Wonderful year

30 12 2013

It’s been a wonderful year. Looking back over images of the past twelve months I see how new themes have emerged in my work and become threaded into all that I do. Just before Easter, I moved my horses to a new field and I see just how inspirational the Devon landscape has been to me. Living closely with the rhythms of nature has helped me to appreciate simple unfolding beauty, such as the unfurling of new oak leaves, or the appearance of the first bluebells, the changing colours of the fields and the sky.

I’ve shared warm and thoughtful times with friends both in the landscape and in the classroom and learned from every encounter. In the summer, I made new friends with the launch of Thinking Through Philosophy in my home town of Teignmouth and was heartened and encouraged by the generous and open-minded response of all those who came to the seminars. It has helped me to see that philosophy is most relevant and life affirming when it is grounded in every-day living.

Being grounded in what is real has made my year wonderful. As with every year, there have been challenges and sorrows and disappointments; it hasn’t always been easy. Looking back, though, the disappointments have already faded and I see that there have been many more new opportunities and experiences than I anticipated at the start of the year when I was still limping and depressed from a severe knee injury.

Twelve months on and due to regular walks and rides I feel fitter than I have ever been.  I feel joy each time I connect with my horses. They have helped me to be patient and to focus on one step at a time by doing only what I felt physically capable of.  Halfway through the year, I still needed someone to come out with me as I felt too insecure to ride alone. Now when I look back I see how far I’ve come. I can remember the first time I lay on the ground and the feeling of being connected to the earth and knowing that my body was going to get stronger as long as I didn’t push it. Of all the lessons of 2013, the most significant for me is taking note of when I need to rest.

It’s been a year of recovery and recuperation and reflection. Nonetheless, it’s been an active and productive year.  Ideas that I have long wanted to put out into the world are now beginning to take shape. In the autumn I was privileged to help with the training of untouched ponies on Dartmoor through my association with the community interest company the Dartmoor Pony Training Centre. In handling these highly sensitive and reactive feral ponies, I learned to listen even more closely to the signals from my own body language and came away deeply moved by the experience. Those days of silent communication in a light-filled cold barn were thrilling and transcendent.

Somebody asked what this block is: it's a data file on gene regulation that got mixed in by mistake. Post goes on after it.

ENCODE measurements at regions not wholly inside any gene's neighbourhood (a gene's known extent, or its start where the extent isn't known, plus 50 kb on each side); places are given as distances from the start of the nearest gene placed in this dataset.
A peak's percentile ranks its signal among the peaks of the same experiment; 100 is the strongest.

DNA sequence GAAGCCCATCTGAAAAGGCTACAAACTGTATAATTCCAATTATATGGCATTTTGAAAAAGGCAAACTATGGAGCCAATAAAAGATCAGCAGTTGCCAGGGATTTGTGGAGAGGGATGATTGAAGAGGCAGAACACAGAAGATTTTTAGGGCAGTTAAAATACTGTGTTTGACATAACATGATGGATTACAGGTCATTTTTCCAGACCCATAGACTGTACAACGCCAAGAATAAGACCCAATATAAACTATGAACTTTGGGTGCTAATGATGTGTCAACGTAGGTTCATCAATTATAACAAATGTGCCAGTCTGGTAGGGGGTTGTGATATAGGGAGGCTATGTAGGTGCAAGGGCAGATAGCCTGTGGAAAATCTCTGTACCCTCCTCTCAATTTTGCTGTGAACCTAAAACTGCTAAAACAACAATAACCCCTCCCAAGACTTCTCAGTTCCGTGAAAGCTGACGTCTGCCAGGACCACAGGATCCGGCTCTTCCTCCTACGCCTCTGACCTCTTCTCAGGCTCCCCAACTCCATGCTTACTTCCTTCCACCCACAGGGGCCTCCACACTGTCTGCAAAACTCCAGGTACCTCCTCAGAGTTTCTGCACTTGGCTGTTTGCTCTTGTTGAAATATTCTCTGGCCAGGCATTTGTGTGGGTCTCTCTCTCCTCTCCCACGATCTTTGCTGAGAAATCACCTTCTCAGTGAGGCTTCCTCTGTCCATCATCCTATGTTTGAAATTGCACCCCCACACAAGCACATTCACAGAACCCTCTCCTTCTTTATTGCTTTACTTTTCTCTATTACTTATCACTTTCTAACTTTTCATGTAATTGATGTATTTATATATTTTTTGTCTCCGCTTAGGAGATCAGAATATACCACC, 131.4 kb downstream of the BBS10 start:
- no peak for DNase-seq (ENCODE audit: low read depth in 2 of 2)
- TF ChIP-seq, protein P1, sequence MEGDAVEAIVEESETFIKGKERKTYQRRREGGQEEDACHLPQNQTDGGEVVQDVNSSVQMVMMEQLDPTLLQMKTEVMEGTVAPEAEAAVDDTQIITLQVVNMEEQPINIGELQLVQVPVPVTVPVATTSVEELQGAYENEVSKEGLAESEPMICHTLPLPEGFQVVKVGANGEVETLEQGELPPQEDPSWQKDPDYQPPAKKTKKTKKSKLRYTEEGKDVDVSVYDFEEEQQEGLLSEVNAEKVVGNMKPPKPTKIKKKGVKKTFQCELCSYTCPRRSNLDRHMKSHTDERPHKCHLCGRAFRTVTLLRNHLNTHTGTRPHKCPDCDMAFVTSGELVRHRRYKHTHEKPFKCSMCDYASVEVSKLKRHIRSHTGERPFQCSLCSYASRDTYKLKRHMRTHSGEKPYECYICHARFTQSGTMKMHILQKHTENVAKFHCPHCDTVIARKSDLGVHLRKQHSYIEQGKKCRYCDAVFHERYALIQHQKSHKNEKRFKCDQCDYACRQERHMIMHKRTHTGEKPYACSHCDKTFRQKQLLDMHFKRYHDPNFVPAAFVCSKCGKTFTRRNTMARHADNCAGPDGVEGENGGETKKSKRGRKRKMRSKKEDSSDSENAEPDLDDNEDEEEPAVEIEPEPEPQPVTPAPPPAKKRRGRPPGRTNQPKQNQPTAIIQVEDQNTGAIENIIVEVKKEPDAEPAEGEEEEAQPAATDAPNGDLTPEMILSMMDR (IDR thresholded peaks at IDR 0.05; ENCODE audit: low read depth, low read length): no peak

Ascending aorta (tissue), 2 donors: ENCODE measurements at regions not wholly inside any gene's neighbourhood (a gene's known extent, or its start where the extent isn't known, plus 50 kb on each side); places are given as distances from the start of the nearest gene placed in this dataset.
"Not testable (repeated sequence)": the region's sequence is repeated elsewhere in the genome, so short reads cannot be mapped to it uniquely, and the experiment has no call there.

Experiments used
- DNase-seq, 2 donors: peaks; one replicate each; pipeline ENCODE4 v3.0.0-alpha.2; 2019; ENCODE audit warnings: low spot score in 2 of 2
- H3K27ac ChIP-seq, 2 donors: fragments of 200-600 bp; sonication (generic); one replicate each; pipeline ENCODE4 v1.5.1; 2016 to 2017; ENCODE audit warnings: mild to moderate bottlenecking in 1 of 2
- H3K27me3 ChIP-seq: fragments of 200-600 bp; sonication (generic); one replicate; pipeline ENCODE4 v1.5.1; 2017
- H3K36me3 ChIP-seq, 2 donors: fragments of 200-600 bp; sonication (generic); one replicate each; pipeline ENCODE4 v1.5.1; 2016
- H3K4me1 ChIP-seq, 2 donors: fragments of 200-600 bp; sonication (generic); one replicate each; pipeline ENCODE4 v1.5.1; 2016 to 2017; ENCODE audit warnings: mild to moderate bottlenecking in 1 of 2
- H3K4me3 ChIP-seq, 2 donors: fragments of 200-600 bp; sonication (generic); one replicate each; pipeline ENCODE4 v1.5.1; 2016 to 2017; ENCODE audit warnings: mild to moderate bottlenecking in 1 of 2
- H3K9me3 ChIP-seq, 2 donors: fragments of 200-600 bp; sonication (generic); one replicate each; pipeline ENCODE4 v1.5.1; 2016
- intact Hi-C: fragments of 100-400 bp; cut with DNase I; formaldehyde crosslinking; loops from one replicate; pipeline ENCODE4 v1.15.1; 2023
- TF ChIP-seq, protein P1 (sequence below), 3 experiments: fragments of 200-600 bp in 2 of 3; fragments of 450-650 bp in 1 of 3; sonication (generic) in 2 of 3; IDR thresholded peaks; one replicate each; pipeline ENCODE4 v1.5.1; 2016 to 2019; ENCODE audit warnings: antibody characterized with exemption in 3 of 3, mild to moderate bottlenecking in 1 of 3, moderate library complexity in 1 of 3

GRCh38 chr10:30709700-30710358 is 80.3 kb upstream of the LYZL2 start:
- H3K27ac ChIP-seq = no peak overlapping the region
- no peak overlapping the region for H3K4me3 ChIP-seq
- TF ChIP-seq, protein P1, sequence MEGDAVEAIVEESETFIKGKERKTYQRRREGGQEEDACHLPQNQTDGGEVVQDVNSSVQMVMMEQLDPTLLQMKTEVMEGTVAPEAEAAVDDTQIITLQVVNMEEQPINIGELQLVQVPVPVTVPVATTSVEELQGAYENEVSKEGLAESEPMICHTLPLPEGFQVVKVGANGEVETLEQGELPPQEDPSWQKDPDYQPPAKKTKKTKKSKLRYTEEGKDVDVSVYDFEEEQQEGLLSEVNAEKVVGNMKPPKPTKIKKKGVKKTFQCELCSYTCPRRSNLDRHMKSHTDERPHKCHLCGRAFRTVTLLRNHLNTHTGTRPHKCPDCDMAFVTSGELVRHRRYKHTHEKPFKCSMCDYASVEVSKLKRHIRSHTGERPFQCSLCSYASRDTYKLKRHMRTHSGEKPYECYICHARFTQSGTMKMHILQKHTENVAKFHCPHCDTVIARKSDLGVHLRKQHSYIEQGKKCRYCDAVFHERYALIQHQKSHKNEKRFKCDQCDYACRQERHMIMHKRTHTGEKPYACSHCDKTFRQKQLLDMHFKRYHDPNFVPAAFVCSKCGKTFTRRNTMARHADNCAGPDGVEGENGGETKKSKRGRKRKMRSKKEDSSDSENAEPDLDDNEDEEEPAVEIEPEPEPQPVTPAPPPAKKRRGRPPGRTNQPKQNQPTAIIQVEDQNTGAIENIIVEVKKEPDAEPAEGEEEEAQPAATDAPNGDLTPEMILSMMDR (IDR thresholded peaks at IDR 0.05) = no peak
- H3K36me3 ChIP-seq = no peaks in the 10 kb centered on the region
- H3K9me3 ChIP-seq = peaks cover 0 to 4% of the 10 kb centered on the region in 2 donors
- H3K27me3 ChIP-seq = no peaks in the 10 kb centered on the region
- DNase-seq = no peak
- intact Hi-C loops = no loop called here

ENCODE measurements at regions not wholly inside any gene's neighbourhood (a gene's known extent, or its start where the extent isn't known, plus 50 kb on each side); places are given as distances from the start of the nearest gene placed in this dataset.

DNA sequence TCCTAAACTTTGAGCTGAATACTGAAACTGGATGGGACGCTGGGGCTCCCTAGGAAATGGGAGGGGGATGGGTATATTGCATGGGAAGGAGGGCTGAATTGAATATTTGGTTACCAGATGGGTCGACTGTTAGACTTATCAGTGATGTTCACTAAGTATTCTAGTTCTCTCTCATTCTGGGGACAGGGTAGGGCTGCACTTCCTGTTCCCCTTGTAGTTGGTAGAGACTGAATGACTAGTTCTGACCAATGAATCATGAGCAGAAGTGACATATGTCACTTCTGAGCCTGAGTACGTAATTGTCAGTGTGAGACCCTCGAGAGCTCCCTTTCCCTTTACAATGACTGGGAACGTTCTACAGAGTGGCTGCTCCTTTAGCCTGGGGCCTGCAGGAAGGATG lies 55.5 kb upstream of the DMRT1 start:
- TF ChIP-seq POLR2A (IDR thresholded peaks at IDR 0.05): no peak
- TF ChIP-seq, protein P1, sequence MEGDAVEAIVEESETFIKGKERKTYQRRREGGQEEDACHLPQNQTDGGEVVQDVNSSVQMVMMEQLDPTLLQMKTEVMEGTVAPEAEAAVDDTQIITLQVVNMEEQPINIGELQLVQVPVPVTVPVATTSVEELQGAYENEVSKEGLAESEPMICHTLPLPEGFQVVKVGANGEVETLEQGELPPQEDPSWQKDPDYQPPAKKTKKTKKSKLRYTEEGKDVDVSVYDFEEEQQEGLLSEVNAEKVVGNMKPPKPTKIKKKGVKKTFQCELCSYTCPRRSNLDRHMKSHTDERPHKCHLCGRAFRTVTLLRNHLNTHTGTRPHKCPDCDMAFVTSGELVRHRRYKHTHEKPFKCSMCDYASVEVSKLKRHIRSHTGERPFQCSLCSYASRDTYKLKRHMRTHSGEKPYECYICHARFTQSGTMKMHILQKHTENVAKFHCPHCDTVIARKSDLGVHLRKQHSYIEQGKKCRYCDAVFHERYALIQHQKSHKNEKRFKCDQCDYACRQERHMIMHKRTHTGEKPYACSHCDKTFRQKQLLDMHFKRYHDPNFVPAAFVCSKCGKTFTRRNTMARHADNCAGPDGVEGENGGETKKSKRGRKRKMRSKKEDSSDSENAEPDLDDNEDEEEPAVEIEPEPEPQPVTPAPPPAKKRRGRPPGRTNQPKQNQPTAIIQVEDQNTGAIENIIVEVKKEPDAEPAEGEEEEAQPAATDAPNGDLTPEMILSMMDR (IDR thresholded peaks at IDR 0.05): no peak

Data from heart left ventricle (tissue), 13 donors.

In January I am launching Thinking Through Horsemanship, a long-nurtured project that brings together my twin passions for philosophy and for horses and develops ideas I have been thinking about for over a decade. The pilot will launch with a group of young people at Sirona Therapeutic Horsemanship.

Choosing images from the year was difficult, but I was guided by the theme of wonder, one of the key preoccupations of philosophy. To do philosophy is to adopt an attitude of wonder. Here are some wonder moments from the past twelve months.

I wish all my readers a warm and wonderful start to 2014.


New oak leaves


Bluebells in the wood



Cattle though the hedge


Lisa with Dragonfly


Marian with Sheranni


Philosophy in action: Gordon with Naomi


Jet on Dartmoor



Pippa with Stanley on Dartmoor 



July sky




Some ways of looking at light

13 03 2013


Learning photography has made me pay more attention to light. As soon as the cloud lifts, I find my eyes drawn to my camera which has been sat in darkness for the past month. My photography teacher is uninspired and so am I. We’ve agreed to put lessons on hold for a while until the light improves. There was a bit of sparkle in the sea today and I felt my spirits lift. The season is turning, and spring is pushing up from the ground. A woman in Turn of the Tide, one of my favourite local shops, noted that the birds are sounding sweeter.  

I bought an emerald green scarf, jewel bright, soft. It’s still too cold to wear it, but I imagine lighter days will be here soon. People seem more open as spring approaches. March feels like it’s the true beginning of the year, the time when light grows stronger.

 I’m noticing lightness in people, too. The young woman in the co-op was only too happy to thinly slice ham for me even though she had never used the machine before. She took five minutes or so to get the slicer going and apologised all the way through the procedure: you must think it’s like being served by a clown. At one point the manager arrived to see how she was getting on. Clearly slicing ham was not part of her job description, but she was happy to have a go and make a hash of it, which was why I didn’t begrudge her the five minutes she needed. Her light-heartedness inspired me to be generous.

It’s only when people are light with each other that true generosity is possible. It’s only when people give up holding on to what makes them heavily important that they become people who inspire. As part of my professional life, I watch many presentations and have developed an aversion to the laboured point, the overly spelled out, the heavy emphasis, the worthy yet dull. I expect to endure presentations rather than enjoy them.